As the Senate prepared to vote, election officials and disabilities advocates continued raising alarms about voter suppression in Texas, where voting rights groups and the Justice Department are challenging new statewide voting restrictions and alleged attempts at brazen racial gerrymandering that aggressively dilute Black and Brown voting power.
Thousands of Texans are receiving letters from the state informing them that they are flagged as potential non-citizens and could be purged from voter rolls, forcing long-time U.S. citizens to hand over paperwork, according to the Associated Press. Dana DeBeauvoir, the clerk of Travis Country, which includes Austin, said hundreds of mail-in ballot applications were rejected due to confusion over strict new ID requirements passed by the Republican lawmakers last year.
“My friends, this is what voter suppression looks like,” DeBeauvoir said in a press conference on Tuesday.
While DeBeauvoir tussled with Republican state officials over who’s to blame for the confusion over the ID rules, voting rights groups warned a number of other changes to Texas law are designed to intimidate voters and purge them from the rolls. The Texas law, known as SB1, enhanced criminal penalties and paperwork for people who assist voters, creating hurdles for elderly and disabled voters and the people who care for them.
“Different needs require different forms of assistance,” Molly Broadway, a voting support specialist with Disability Rights Texas, told KXAN Austin. “They can misinterpret a proper form of assistance as illegal assistance.”
Henderson said the gears of voter suppression are now grinding beyond Texas and Florida, including in Georgia, South Carolina and Tennessee. Henderson, who is a leader of the Movement for Black Lives coalition, said it’s clear why voters are increasingly threatened with criminal penalties, polling police, empowered partisan poll watchers and immigration enforcement in the wake of intense protests against police violence. After all, Black and Brown are disproportionately criminalized and targeted by police.
About 200 new measures passed in at least 19 states last year make it harder to vote, and more are expected to come now that the Senate failed to pass the voting rights legislation. Along with other measures, the voting rights bill would make Election Day a federal holiday, mandate two weeks of early voting and restore federal oversight of states that erected barriers for Black and Brown voters in the past.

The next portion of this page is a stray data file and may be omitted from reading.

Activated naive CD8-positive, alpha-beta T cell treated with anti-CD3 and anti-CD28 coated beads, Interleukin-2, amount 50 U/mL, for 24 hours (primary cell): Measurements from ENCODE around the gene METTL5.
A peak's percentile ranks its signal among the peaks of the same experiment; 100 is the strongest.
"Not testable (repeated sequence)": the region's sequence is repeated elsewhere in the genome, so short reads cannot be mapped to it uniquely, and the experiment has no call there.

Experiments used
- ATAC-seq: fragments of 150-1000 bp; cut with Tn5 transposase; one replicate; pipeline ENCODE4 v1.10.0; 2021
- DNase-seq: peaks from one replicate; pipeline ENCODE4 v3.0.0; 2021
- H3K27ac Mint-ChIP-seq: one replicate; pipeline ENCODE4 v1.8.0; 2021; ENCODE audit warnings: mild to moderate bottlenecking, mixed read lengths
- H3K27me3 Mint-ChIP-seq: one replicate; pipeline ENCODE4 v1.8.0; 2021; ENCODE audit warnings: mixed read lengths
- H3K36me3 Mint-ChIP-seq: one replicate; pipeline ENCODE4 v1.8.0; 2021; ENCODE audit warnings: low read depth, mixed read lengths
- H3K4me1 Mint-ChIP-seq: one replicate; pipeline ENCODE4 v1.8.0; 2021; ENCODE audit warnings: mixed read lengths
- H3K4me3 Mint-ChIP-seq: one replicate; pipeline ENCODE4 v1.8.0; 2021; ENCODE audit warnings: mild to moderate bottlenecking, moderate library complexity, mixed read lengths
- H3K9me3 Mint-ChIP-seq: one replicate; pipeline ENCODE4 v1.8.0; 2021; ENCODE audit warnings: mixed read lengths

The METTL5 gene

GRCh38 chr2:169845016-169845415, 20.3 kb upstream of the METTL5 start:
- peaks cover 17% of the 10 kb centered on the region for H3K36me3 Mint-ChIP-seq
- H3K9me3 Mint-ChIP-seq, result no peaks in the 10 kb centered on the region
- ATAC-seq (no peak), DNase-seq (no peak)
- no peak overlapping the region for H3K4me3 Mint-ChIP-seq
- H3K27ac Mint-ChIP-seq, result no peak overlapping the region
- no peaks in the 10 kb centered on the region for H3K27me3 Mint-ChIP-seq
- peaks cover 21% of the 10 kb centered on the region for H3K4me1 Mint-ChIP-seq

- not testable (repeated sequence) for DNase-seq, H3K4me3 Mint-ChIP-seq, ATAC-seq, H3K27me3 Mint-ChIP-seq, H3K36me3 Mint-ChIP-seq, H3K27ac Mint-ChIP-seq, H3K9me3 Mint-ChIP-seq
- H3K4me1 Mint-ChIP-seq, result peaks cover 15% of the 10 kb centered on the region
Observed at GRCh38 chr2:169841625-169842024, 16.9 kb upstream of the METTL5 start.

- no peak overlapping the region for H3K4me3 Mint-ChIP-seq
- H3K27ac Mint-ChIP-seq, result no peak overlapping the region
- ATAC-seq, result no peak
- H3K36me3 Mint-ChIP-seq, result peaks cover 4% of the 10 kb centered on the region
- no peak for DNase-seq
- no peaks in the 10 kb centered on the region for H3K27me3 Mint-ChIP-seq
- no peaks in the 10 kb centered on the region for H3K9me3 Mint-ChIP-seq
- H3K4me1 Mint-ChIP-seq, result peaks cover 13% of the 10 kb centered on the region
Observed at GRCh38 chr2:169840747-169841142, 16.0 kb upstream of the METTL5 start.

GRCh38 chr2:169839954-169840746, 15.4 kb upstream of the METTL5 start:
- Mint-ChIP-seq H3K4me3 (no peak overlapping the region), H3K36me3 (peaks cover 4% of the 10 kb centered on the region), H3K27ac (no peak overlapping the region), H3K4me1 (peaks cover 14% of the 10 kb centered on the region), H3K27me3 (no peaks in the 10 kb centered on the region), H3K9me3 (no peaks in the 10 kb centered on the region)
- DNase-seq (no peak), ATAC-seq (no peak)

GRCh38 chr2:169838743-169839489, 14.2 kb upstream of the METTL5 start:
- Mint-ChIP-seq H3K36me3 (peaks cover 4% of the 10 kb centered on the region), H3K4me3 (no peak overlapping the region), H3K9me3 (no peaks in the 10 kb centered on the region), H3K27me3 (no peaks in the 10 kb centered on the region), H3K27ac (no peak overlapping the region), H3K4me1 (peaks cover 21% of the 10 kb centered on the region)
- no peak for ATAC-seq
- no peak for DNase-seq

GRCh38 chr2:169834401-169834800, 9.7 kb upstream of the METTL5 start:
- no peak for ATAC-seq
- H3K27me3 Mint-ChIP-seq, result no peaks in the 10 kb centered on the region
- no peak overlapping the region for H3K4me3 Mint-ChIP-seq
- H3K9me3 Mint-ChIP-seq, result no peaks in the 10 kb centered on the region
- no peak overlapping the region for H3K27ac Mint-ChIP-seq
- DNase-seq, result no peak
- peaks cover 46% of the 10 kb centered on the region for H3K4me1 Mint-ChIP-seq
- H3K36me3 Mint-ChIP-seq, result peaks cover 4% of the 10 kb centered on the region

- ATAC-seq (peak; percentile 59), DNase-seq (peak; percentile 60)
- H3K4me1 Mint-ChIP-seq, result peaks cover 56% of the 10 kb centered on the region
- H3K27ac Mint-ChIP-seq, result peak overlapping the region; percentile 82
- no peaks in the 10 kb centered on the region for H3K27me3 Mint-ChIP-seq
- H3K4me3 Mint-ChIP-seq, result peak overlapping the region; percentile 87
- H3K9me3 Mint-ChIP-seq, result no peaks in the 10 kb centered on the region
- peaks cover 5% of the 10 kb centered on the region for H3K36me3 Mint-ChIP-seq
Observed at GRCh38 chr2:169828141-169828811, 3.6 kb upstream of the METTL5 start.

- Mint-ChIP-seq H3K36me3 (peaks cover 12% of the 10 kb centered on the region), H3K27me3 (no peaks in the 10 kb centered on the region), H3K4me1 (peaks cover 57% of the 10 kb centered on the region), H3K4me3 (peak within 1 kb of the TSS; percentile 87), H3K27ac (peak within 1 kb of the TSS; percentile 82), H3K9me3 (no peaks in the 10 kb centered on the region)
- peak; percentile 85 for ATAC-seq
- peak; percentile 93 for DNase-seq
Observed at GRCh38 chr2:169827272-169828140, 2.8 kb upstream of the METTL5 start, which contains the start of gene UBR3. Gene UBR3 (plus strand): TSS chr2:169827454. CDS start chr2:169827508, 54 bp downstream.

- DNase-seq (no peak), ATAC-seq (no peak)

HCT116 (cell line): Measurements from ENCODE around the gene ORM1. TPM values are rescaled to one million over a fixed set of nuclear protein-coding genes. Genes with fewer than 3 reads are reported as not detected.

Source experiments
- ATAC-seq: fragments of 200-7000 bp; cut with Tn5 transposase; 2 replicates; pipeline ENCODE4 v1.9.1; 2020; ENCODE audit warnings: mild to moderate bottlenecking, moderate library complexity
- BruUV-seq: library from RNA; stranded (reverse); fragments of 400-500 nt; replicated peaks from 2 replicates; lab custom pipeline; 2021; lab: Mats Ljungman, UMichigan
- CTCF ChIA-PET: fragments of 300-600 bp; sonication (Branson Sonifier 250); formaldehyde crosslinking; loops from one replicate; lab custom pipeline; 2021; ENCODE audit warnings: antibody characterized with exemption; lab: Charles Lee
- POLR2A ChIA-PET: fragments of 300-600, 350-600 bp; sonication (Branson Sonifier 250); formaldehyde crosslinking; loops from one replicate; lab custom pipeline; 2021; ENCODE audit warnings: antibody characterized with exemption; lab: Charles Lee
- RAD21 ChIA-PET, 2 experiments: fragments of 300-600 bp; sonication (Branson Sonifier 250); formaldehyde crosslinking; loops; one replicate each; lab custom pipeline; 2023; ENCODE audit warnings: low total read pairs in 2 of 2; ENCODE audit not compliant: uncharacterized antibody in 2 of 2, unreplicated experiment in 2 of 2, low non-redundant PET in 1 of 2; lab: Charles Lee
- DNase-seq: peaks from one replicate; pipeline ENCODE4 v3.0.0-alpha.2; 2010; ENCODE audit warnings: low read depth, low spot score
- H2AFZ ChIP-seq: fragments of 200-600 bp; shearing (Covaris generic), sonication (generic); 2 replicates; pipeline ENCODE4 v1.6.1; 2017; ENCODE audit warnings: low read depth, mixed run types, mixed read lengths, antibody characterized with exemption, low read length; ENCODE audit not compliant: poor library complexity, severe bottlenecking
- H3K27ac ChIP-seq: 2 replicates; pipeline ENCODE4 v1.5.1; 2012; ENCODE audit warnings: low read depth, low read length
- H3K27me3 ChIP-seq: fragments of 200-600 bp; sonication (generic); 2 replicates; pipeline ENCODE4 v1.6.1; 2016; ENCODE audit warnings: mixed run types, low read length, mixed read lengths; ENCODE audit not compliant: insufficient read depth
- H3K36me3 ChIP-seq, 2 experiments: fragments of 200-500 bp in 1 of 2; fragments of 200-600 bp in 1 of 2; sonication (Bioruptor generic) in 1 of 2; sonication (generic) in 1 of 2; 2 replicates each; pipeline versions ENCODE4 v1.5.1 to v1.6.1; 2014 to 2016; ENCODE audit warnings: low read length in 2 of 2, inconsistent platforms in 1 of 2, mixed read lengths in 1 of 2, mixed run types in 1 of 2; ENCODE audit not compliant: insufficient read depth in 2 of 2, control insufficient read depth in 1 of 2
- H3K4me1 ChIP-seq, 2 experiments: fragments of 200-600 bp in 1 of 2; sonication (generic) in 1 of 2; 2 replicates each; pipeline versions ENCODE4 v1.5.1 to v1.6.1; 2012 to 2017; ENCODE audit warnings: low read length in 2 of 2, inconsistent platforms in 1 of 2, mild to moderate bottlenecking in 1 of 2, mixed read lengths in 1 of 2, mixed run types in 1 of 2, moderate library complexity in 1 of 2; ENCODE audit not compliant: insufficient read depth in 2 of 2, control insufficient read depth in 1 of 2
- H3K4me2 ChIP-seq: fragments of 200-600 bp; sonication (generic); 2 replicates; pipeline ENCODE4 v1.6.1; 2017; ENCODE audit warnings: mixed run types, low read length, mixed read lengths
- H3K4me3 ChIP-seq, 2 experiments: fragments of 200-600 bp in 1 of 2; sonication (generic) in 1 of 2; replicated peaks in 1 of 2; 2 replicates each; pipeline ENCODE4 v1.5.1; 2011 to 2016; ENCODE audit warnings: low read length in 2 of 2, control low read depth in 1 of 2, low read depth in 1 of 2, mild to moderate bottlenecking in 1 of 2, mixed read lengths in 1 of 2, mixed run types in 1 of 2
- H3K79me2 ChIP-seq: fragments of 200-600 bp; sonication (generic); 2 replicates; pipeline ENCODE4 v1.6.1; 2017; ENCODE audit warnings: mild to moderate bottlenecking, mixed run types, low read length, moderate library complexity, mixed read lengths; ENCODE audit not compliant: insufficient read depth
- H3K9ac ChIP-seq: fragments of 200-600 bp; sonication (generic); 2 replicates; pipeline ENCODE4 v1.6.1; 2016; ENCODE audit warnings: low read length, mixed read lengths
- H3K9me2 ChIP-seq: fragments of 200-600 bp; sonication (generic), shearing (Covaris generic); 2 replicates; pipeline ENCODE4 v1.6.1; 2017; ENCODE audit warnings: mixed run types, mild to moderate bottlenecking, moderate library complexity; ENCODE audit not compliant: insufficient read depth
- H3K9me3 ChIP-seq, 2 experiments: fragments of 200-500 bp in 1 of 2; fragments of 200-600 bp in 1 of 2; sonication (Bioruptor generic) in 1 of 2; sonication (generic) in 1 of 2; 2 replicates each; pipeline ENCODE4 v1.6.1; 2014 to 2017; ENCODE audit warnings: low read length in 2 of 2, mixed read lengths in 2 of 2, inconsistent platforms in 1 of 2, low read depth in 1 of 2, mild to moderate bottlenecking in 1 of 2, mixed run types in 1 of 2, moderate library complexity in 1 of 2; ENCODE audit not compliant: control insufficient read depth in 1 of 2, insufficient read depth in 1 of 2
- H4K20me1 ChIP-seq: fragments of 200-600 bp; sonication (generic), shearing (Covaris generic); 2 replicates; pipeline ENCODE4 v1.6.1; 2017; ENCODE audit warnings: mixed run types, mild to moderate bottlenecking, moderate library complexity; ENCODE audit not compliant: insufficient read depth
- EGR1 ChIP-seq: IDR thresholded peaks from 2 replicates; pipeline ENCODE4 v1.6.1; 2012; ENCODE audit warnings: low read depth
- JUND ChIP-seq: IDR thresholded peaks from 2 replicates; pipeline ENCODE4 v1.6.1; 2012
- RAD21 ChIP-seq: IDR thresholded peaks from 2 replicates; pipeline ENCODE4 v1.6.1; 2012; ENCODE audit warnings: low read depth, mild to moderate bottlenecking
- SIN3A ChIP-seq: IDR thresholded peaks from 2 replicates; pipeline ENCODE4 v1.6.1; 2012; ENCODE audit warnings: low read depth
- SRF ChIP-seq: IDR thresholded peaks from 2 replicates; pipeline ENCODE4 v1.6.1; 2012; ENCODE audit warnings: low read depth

“It’s not hyperbolic to understand this as a racist intervention; the highest concentration of Black people in the country is in the South,” Henderson said. “The timing of it is very clearly and overtly a response to Black, Brown, Indigenous and Asian-descended and white folks coming out to say we have a different vision, a vision for Build Back Better and defunding the police.”
Republicans flatly reject that their “election integrity” efforts have a racial dimension and say Jim Crow ended years ago, but Henderson said the fight for voting rights did not end in the 1960s. Voters in majority-Black districts still wait in long lines all over the country. Attempts at racial gerrymandering in states such as Texas and Florida follow a long tradition splitting up Black, Brown and Indigenous voter strongholds to dilute their power.
“It’s a tactical intervention in order to consolidate their wealth and power because they are losing it,” Henderson said.
Democrats exploit their structural advantages as well, including through gerrymandering, allowing Republican to paint the voting rights legislation as a partisan power grab. However, Republicans have controlled a majority of state legislatures for the past decade, giving their party disproportionate control over political maps that shape elections. Before losing the Senate majority, the GOP stacked federal courts with conservatives as voting rights cases wound their way through the judiciary.
In 2020, unprecedented voter turnout gave Democrats their own an advantage by handing the party control of Congress and the White House — and, activists say, a mandate to deliver on voting rights. Yet Manchin and Sinema ensured that the Democrats could not use this advantage, and the voting rights fight would continue as it has for decades.
“We are not starting a conversation yesterday,” Henderson said. “We are talking about a centuries-old conversation in this country — if Black people are able to participate in this democracy.”